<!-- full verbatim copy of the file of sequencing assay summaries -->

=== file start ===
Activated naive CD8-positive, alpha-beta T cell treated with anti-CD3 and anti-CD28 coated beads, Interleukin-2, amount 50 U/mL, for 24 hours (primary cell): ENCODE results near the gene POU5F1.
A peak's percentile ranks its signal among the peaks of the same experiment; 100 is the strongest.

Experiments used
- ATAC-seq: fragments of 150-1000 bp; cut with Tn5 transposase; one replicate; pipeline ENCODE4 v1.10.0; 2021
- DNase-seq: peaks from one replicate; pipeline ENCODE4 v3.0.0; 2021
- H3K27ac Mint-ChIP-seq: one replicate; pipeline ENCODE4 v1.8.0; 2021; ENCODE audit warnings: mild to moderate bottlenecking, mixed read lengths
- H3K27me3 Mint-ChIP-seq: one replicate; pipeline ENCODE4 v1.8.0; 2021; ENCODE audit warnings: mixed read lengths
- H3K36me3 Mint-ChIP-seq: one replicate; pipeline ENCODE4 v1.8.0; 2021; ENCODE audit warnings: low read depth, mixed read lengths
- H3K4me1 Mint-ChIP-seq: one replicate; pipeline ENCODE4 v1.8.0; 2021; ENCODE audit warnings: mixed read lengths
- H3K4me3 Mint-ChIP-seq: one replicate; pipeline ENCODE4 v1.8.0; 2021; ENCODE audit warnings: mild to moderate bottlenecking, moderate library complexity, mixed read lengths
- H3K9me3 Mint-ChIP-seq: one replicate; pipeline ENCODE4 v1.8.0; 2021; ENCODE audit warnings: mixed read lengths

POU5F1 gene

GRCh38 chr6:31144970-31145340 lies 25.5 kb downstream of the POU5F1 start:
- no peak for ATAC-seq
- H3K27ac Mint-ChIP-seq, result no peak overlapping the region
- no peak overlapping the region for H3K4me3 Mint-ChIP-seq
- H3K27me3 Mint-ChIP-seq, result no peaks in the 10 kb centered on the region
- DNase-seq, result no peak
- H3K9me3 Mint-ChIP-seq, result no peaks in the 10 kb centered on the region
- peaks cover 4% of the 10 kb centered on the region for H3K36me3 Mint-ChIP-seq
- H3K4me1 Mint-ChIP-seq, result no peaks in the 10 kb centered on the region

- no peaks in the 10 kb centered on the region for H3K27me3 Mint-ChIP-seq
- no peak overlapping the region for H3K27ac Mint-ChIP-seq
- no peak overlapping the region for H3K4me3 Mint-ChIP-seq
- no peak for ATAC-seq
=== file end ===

Activated naive CD8-positive, alpha-beta T cell treated with anti-CD3 and anti-CD28 coated beads, Interleukin-2, amount 50 U/mL, for 24 hours (primary cell): ENCODE results near the gene POU5F1.
A peak's percentile ranks its signal among the peaks of the same experiment; 100 is the strongest.

Experiments used
- ATAC-seq: fragments of 150-1000 bp; cut with Tn5 transposase; one replicate; pipeline ENCODE4 v1.10.0; 2021
- DNase-seq: peaks from one replicate; pipeline ENCODE4 v3.0.0; 2021
- H3K27ac Mint-ChIP-seq: one replicate; pipeline ENCODE4 v1.8.0; 2021; ENCODE audit warnings: mild to moderate bottlenecking, mixed read lengths
- H3K27me3 Mint-ChIP-seq: one replicate; pipeline ENCODE4 v1.8.0; 2021; ENCODE audit warnings: mixed read lengths
- H3K36me3 Mint-ChIP-seq: one replicate; pipeline ENCODE4 v1.8.0; 2021; ENCODE audit warnings: low read depth, mixed read lengths
- H3K4me1 Mint-ChIP-seq: one replicate; pipeline ENCODE4 v1.8.0; 2021; ENCODE audit warnings: mixed read lengths
- H3K4me3 Mint-ChIP-seq: one replicate; pipeline ENCODE4 v1.8.0; 2021; ENCODE audit warnings: mild to moderate bottlenecking, moderate library complexity, mixed read lengths
- H3K9me3 Mint-ChIP-seq: one replicate; pipeline ENCODE4 v1.8.0; 2021; ENCODE audit warnings: mixed read lengths

POU5F1 gene

GRCh38 chr6:31144970-31145340 lies 25.5 kb downstream of the POU5F1 start:
- no peak for ATAC-seq
- H3K27ac Mint-ChIP-seq, result no peak overlapping the region
- no peak overlapping the region for H3K4me3 Mint-ChIP-seq
- H3K27me3 Mint-ChIP-seq, result no peaks in the 10 kb centered on the region
- DNase-seq, result no peak
- H3K9me3 Mint-ChIP-seq, result no peaks in the 10 kb centered on the region
- peaks cover 4% of the 10 kb centered on the region for H3K36me3 Mint-ChIP-seq
- H3K4me1 Mint-ChIP-seq, result no peaks in the 10 kb centered on the region

- no peaks in the 10 kb centered on the region for H3K27me3 Mint-ChIP-seq
- no peak overlapping the region for H3K27ac Mint-ChIP-seq
- no peak overlapping the region for H3K4me3 Mint-ChIP-seq
- no peak for ATAC-seq